When I was in the U.S. Air Force stationed at Kirtland Air Force Base in Albuquerque during the early 1990s, I had an excellent leader and his name was Joseph Trujillo.
The Communications Squadron commander appointed Mr. Trujillo as the project manager for a large telecommunications installation project. The project’s mission was to transition the military base from an analog telephone switching system to a state-of-art digital telephone switching system. Joe had five core members of his team and many others providing support when needed.
Joe formerly worked at AT&T for many years as a manager before the breakup of the Bell Telephone System was mandated in 1982. Joe accepted the early retirement offered from AT&T and continued working, becoming a civilian employee of the USAF.
Joe created the culture for the team, developed team members and fostered productivity by:
· Modeling Behavior - Joe created an atmosphere of working hard and being professional but also wanted the team to be loose and have fun doing such an important project. Joe was the first one in the office and would have the coffee ready. He modeled the behavior he wanted us to exhibit with internal and external stakeholders, customers and, engineers, senior leaders and work crews. Joe rarely showed the pressure he was under to have a flawless cut-over of the telephone switching system and his demeanor was followed by the entire project team.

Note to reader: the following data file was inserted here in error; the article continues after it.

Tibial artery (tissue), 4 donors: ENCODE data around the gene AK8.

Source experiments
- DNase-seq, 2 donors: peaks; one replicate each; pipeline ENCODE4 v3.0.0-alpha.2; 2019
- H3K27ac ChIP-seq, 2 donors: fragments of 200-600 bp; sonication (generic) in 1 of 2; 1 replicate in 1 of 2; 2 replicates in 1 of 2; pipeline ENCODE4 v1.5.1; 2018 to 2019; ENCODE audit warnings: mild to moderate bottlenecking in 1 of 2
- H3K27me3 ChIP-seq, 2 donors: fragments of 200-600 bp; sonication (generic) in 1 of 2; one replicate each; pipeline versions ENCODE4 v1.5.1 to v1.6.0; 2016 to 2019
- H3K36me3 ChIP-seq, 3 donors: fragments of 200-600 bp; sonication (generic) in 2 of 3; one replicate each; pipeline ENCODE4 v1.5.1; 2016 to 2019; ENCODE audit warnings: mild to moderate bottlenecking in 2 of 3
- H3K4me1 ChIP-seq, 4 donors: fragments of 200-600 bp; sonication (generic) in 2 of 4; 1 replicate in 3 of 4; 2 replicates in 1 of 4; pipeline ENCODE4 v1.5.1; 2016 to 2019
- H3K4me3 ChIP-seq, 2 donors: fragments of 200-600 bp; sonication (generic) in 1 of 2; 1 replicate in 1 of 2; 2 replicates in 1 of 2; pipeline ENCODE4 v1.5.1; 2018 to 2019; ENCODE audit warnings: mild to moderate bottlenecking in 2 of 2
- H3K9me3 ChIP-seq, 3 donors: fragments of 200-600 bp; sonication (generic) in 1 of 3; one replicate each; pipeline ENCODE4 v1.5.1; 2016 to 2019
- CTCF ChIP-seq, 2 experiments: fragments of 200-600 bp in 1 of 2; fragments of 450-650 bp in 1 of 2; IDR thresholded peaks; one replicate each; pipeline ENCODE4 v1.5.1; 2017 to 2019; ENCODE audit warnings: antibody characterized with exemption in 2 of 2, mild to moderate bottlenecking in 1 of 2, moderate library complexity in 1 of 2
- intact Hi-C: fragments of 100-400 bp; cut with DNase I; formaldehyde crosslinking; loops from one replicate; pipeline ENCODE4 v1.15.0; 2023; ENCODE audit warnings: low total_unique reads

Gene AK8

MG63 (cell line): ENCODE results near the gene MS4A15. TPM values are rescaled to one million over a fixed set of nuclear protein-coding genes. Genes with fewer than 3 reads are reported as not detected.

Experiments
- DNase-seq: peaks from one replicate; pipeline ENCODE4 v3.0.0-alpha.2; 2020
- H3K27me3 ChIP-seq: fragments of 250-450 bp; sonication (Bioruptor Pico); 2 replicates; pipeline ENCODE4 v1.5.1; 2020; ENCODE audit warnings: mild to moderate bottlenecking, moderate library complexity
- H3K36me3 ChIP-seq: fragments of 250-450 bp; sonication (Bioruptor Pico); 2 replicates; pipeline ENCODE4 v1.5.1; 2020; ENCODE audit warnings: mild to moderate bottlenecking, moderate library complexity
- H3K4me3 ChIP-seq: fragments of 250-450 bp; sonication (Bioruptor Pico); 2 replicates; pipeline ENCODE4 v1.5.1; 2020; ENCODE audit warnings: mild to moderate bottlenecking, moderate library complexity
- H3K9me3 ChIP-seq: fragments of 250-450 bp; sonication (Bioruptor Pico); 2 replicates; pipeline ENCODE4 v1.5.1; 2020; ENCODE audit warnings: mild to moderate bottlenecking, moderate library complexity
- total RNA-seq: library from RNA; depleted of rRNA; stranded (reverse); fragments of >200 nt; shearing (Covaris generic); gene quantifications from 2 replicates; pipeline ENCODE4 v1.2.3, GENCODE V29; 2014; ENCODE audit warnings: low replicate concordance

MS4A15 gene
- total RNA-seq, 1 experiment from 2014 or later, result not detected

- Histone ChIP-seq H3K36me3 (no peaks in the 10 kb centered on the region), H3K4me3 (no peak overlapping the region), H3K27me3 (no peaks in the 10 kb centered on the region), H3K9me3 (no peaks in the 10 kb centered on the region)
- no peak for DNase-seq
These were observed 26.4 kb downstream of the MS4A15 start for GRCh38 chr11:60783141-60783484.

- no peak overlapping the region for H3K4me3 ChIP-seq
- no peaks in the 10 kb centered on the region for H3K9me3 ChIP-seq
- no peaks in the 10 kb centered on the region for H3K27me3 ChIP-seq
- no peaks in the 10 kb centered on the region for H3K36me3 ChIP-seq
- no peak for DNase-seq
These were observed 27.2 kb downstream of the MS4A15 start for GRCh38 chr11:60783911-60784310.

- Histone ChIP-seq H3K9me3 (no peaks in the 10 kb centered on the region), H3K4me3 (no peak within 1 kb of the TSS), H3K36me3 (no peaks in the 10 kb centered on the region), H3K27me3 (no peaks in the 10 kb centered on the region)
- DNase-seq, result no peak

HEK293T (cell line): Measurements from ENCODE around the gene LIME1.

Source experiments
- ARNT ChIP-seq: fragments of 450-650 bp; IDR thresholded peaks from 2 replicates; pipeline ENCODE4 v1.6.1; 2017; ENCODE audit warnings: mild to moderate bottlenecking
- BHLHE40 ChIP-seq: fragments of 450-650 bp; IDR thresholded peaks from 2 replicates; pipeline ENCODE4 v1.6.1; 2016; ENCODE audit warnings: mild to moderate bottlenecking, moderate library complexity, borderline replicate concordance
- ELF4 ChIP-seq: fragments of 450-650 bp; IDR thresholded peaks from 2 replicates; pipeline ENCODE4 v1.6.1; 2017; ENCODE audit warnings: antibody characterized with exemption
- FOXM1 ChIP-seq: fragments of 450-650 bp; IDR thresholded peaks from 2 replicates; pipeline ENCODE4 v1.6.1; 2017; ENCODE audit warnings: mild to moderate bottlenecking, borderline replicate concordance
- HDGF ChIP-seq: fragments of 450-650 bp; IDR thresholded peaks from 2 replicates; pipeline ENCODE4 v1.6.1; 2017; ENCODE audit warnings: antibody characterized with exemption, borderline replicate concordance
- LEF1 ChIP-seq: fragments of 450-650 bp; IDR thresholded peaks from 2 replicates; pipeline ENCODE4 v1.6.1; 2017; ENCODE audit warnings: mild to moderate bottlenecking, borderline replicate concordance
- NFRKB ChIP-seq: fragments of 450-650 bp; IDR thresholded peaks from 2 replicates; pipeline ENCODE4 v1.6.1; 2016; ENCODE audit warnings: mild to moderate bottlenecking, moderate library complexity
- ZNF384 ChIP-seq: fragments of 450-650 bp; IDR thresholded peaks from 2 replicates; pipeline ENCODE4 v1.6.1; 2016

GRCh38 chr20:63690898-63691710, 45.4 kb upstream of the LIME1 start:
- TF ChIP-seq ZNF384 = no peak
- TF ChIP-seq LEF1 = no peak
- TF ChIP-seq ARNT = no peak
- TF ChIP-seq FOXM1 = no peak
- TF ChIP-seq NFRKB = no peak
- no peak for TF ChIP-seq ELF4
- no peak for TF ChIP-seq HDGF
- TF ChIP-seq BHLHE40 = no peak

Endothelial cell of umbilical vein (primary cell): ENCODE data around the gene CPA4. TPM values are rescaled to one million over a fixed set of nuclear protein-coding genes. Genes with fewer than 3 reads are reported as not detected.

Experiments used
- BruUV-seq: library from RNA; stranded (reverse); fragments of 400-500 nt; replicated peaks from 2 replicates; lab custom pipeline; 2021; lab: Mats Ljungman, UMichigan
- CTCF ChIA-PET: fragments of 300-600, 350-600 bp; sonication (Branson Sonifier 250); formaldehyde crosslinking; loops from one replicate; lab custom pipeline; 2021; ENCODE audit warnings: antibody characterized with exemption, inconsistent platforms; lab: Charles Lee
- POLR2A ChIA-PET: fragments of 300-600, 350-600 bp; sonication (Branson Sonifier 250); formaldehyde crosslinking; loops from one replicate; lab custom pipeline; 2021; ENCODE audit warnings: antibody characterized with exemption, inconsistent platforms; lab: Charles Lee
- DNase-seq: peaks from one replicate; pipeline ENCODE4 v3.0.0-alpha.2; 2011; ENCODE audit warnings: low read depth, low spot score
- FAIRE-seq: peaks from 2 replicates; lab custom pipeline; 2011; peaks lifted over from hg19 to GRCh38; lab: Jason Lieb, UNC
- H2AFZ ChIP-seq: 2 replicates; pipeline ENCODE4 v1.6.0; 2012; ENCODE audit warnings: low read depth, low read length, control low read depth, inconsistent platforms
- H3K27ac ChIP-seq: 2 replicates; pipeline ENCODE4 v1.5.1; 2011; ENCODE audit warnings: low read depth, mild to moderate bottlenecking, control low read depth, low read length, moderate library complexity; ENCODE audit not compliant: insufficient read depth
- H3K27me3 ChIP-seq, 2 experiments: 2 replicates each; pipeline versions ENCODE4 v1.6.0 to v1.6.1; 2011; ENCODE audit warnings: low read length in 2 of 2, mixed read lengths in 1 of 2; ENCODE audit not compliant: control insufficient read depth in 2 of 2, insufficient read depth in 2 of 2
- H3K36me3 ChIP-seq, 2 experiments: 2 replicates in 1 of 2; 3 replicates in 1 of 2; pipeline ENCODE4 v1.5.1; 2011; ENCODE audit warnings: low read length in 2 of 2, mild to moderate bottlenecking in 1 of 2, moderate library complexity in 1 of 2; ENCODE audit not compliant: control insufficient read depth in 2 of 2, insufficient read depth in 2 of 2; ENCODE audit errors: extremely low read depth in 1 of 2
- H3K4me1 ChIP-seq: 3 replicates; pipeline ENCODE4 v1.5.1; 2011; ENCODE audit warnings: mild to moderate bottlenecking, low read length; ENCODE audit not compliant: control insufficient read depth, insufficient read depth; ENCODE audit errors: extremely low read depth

· Being Present and Visible – Joe did not separate himself from the team. In the beginning stages of the team Joe commandeered a large open office space. Each team member was provided a desk and Joe’s desk was not larger than anyone else’s desk. There were no partitions and we were encouraged to communicate directly with him and others on the team. Joe made us all feel that our individual contribution was important to the overall success of the project.
· Allowing New Approaches – Joe allowed me to come up with a unique way to dispose of the old telephone switching system. The usual process of disposing of old communications equipment was to just send it to the military base scrap yard. I suggested to Joe another alternative. I suggested that that we sell the switching equipment instead of just throwing it away. I figured that some organization would be able to cannibalize old parts for possible replacements parts. Joe was on-board with the idea straight away but it took me time to convince others of the idea. Joe delegated the entire process to me and I in coordinated the selling of the old switch. We were able earn U.S. taxpayers $34,000 from selling the old switch. I’m very proud of that accomplishment and all because Joe was willing to listen and take a different approach because of suggestions from one of his team members.